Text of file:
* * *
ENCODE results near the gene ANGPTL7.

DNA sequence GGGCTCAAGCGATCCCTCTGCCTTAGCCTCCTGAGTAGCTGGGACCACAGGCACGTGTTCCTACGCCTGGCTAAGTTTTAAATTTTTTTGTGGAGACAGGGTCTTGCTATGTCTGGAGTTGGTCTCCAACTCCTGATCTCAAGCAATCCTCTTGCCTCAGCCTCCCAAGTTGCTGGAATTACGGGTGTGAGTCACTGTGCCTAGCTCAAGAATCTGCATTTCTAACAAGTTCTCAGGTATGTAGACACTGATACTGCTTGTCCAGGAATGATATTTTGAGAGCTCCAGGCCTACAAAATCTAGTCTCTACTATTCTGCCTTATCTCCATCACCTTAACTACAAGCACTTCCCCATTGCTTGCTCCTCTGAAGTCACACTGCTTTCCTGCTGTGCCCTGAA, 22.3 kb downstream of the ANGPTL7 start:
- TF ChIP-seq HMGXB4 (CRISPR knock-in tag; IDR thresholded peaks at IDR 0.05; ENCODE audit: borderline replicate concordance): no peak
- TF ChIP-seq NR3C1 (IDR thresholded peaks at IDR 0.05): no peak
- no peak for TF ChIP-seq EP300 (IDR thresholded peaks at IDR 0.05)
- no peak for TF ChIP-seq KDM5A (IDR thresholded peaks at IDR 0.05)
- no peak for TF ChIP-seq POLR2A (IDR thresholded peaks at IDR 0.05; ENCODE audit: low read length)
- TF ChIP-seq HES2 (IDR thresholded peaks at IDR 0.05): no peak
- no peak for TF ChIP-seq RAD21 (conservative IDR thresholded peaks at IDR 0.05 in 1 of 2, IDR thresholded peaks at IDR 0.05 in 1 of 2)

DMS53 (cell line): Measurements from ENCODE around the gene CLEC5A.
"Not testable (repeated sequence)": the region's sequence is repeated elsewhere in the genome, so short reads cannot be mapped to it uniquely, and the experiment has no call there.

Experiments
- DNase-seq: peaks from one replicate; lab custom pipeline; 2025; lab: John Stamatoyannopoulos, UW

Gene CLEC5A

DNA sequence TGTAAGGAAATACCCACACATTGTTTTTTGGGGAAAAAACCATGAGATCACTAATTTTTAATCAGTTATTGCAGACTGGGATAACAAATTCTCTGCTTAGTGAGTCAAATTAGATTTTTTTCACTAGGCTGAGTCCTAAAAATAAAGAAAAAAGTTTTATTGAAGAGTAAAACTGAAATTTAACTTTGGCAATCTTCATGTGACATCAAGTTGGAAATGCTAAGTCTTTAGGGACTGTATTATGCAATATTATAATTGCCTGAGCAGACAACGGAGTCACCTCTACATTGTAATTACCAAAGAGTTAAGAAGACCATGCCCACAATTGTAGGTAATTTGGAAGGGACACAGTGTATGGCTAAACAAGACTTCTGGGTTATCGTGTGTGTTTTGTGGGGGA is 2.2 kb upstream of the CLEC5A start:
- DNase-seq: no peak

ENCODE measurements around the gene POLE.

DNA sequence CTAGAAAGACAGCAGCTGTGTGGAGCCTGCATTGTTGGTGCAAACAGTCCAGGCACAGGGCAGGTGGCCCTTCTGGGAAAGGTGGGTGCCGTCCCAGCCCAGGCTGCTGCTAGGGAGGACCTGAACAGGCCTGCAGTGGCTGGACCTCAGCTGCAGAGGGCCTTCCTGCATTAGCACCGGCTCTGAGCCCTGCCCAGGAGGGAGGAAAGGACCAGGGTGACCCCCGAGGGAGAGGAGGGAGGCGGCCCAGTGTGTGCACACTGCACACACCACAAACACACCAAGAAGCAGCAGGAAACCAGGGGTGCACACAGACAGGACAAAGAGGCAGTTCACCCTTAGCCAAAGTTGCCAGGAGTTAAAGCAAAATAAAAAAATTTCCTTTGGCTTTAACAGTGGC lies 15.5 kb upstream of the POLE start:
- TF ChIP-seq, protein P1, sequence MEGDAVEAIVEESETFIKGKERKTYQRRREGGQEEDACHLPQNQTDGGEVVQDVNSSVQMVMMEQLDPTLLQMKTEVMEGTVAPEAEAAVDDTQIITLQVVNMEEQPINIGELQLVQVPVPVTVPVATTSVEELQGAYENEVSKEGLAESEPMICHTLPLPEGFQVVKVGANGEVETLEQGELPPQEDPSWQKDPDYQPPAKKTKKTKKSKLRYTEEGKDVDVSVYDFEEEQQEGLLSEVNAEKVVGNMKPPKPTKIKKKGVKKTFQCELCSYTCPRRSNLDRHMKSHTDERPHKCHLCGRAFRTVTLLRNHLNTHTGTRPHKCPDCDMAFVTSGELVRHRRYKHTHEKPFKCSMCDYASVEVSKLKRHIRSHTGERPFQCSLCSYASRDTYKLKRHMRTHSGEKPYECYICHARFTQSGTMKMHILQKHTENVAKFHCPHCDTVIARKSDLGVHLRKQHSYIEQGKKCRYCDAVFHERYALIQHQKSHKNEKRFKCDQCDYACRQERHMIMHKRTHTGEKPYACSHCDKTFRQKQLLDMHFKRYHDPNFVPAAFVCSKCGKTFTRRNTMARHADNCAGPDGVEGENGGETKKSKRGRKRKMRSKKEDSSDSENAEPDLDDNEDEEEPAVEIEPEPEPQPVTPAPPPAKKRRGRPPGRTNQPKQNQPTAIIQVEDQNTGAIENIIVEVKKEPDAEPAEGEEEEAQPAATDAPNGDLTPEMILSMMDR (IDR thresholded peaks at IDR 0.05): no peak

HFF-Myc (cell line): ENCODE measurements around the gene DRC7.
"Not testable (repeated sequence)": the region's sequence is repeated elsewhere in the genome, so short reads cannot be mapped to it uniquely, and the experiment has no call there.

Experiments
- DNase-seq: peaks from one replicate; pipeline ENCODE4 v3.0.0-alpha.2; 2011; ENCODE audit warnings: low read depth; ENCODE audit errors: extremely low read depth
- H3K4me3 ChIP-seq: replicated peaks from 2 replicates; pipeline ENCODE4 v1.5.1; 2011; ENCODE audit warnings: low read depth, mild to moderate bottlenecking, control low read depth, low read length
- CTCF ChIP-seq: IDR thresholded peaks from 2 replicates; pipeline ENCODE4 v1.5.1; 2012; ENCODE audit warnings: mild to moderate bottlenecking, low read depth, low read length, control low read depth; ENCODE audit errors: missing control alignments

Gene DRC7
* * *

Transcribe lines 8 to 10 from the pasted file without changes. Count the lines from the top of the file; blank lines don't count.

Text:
- TF ChIP-seq HES2 (IDR thresholded peaks at IDR 0.05): no peak
- no peak for TF ChIP-seq RAD21 (conservative IDR thresholded peaks at IDR 0.05 in 1 of 2, IDR thresholded peaks at IDR 0.05 in 1 of 2)

DMS53 (cell line): Measurements from ENCODE around the gene CLEC5A.